- What Is a Fertilizer Spreader?
- Types of Fertilizer Spreaders
- Choosing the Right Lawn Spreader
- How to Use a Fertilizer Spreader
- Best Fertilizer Spreaders
Also known as lawn or seed spreaders, these handy tools make seeding or fertilizing your yard an absolute breeze…but choosing one can be a pain.
There three different types of fertilizer spreaders, each of which are best suited for a particular application or yard size. On top of that, there are a bunch of brands that seem to offer the same product…but the products vary widely in quality.
In this this buyer’s guide, we’ll take a look at lawn spreaders in detail: what they are, the different types, how to choose one, and tips for calibration and use.
We also recommend the best fertilizer spreaders for your situation, which you can either see below or at the bottom of the article.
- Best Broadcast Spreader: Scotts Turf Builder EdgeGuard Mini Broadcast Spreader
- Best Drop Spreader: Scotts Turf Builder Classic Drop Spreader
- Best Hand Held Spreader: Scotts Wizz Hand-Held Spreader
- Best Tow-Behind Spreader: Agri-Fab 130-Pound Tow Behind Broadcast Spreader
- Best Walk Behind Spreader: Earthway 2150 Commercial
Listen to this post on the Epic Gardening Podcast
What Is a Fertilizer Spreader?
Before we get into the weeds (pun intended) about spreaders, let’s understand how they work. The basic idea is easy to understand: they’re a garden tool that helps you take a uniform material like fertilizer or seed and disperse it over a large area.
They make it easy to control the exact amount of seed or fertilizer so you don’t under or over-apply to an area. On top of that, they’re a massive time-saver compared to doing the same work by hand.
Types of Fertilizer Spreaders
There are four different types of spreaders overall, but they fall into two major categories: drop spreaders vs. broadcast spreaders. Which you choose depends on a few factors, including the size of your yard and the type of application that you need to do. Let’s take a look at both types in detail.
Broadcast Spreaders vs. Drop Spreaders
Also known as rotary spreaders, these are the most common type of lawn spreader. They’re perfect for larger areas (up to and over an acre of space). A typical broadcast spreader will spray about 3-4’, making your job easy.
The idea behind this type of spreader is simple: there’s a hopper at the top that feeds the material to a horizontal spinning disk below. On the disk, there are fins that disperse material as it drops from the hopper. Fancier broadcast spreaders will include the ability to adjust the direction and distance of the spread.
Most lower-end hoppers are made out of plastic, but the higher-end models are made out of stainless steel for improved durability and corrosion resistance.
Recommendation: Scotts Turf Builder EdgeGuard Mini Broadcast Spreader
Drop spreaders are true to their name. They usually have a larger hopper than a broadcast spreader, and drop material directly below the hopper. This makes them good for precision application of seeds or fertilizer. You can push them directly over a specific area, like a row garden or strip of dead lawn, and not worry about throwing material all over the place.
Drop spreaders are great for “spot fixing” areas of your yard or lawn, especially if you have dead patches.
Recommendation: Scotts Turf Builder Classic Drop Spreader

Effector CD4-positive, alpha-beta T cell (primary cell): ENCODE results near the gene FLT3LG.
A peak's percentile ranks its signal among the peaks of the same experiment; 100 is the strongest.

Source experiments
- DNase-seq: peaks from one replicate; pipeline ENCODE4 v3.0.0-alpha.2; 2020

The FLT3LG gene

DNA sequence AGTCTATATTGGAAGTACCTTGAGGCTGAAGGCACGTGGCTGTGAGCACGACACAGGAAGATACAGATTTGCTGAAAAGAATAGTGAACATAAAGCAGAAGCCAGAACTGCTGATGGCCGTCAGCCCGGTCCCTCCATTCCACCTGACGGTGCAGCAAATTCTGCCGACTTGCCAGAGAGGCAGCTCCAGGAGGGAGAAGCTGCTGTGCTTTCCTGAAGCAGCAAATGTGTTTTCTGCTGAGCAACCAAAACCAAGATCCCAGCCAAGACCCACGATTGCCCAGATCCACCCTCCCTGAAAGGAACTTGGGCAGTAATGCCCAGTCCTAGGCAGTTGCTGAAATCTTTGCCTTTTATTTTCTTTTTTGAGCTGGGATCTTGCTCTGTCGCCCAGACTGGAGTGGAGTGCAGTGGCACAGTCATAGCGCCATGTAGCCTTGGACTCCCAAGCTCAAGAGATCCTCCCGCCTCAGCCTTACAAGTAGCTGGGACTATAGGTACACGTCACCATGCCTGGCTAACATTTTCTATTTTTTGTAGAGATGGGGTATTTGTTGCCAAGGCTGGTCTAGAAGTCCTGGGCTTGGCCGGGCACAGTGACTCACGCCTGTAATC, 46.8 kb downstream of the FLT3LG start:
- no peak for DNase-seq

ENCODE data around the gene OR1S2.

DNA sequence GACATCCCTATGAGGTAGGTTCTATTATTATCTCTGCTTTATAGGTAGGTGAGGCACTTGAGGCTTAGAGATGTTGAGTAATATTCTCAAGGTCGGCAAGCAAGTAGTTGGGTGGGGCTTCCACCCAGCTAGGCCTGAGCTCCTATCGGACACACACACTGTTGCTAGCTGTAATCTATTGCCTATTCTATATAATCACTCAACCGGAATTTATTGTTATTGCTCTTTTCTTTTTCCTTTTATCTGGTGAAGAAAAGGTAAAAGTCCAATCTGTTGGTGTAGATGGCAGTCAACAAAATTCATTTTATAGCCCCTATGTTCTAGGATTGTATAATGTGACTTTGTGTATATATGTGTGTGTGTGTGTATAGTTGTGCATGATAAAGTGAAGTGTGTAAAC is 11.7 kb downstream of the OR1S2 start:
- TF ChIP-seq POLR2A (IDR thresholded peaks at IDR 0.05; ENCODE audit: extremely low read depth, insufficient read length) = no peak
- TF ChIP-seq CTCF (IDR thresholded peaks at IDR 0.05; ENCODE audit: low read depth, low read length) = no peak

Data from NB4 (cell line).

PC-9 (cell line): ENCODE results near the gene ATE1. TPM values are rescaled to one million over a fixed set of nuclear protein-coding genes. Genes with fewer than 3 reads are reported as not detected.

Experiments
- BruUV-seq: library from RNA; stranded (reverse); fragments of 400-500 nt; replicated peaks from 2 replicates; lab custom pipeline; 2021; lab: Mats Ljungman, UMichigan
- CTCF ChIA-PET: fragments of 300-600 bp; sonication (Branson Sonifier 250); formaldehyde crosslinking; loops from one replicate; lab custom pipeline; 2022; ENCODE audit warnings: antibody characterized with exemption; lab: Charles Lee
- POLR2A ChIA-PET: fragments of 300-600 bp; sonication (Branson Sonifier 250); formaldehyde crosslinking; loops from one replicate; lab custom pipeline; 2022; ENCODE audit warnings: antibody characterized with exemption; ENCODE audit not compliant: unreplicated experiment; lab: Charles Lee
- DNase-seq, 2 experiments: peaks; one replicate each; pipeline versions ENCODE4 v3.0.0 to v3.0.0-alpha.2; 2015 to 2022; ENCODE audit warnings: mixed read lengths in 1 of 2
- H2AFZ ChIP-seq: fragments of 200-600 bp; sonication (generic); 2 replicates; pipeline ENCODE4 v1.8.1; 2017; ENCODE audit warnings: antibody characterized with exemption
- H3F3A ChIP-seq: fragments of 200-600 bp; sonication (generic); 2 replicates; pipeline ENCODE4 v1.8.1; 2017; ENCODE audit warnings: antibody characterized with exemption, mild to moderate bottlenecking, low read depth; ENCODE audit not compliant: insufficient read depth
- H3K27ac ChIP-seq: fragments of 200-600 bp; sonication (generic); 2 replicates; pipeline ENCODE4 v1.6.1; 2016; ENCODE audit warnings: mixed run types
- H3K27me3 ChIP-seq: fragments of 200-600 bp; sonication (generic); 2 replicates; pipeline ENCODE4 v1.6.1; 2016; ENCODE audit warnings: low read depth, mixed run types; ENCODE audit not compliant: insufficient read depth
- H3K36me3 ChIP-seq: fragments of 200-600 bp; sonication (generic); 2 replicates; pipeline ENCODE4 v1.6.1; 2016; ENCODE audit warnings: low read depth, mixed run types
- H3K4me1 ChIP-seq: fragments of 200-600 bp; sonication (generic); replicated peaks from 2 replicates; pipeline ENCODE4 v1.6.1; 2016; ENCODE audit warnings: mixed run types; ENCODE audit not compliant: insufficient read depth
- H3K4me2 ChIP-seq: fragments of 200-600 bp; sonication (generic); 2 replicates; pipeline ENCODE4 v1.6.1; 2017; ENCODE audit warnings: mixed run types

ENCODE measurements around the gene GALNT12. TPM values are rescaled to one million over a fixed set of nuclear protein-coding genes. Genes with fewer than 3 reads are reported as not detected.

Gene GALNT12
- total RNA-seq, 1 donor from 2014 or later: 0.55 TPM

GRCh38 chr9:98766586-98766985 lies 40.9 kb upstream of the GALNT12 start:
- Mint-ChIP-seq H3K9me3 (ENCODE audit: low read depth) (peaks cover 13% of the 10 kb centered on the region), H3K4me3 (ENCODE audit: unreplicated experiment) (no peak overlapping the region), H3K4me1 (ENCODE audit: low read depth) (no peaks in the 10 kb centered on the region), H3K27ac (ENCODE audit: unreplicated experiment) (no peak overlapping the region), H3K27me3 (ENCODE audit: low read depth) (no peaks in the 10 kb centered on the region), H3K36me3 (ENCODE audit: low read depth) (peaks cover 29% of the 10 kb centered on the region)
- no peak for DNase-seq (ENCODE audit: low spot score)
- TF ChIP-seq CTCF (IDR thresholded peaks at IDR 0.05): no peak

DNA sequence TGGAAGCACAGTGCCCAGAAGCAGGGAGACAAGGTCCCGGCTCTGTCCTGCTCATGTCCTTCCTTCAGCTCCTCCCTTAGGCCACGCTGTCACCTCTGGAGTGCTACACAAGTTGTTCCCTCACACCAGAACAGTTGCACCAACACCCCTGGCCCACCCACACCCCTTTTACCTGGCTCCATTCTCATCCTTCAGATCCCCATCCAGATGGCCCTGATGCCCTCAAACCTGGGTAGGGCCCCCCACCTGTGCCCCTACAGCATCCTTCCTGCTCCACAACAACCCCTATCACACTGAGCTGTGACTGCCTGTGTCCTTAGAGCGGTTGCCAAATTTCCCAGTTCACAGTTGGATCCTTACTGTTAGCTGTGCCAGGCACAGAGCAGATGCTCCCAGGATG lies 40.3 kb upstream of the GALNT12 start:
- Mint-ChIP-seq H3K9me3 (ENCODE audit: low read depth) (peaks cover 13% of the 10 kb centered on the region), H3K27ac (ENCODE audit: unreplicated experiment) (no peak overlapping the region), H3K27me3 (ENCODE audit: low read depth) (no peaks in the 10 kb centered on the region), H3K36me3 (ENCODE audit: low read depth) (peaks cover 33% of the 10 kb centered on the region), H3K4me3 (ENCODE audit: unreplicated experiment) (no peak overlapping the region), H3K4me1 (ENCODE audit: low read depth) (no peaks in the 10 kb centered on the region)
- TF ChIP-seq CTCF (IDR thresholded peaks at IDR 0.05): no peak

Hand held fertilizer spreaders are by far the easiest to use and the most lightweight. All you need to do is toss some material in the hopper and then turn a crank to disperse your seed or fertilizer.
However, what they have in portability and ease of use, they lack in capacity and precision. The hoppers don’t hold much material, and they don’t spread too far compared to more robust broadcast spreaders. They’re also less precise than a well-calibrated drop spreader.
Recommendation: Scotts Wizz Hand-Held Spreader
These spreaders are the heavy-duty, top of the line versions of smaller broadcast spreaders. Also known as a tow behind fertilizer spreader, they can be attached to a tractor or ATV. They generally use the wheels to power gears that turn the horizontal spreader disk.
If you need a heavy-duty spreader for a very large space, using a pull behind fertilizer spreader is a must. They’re better made, have a larger hopper capacity, and their spread distance is much further than smaller models. However, you do have to pay for that privilege — but the cost is well worth it.
Recommendation: Agri-Fab 130-Pound Tow Behind Broadcast Spreader
Choosing the Right Lawn Spreader
Now that we have an understanding of the different varieties of spreaders available, it’s time to look at what makes one spreader better than another. There are a few factors you should consider aside from type: your budget, the durability, the size of your lawn, and the materials used to construct the spreader.
Size of Your Lawn
Both the size of your yard and its shape will affect the type of spreader you should buy. If you have a large, uniform lawn, a drop spreader is probably the best choice. This is because it’s more precise, allowing you to run it over your yard much the same way you’d mow the lawn.
For a smaller garden area or strip of lawn, a handheld broadcast spreader is probably a better choice. You’ll save money on the purchase and it’ll be portable and easy to use for the small space.
If you have a very large space to cover — over an acre or so — consider a larger broadcast spreader or even a pull-behind broadcast spreader. The spread distance is large enough to cover a significant percentage of the yard with one pass, making your fertilizing or seeding work as efficient as possible.
In general, fertilizer spreaders are pretty cheap. You can get a good one for around fifty bucks, but there are a few higher-priced models out there. These high-end spreaders will be made out of better materials, last longer, have a larger capacity, and have extra features like spread adjustment.
Lifespan / Durability
As long as you take care of your seed spreader, you’ll be able to use it for years. If it’s made of plastic, it should be stored away from the sun to prevent premature breakdown and brittleness. If you’re using corrosive fertilizers, then you should consider a spreader with a stainless steel hopper so it holds up to the abuse.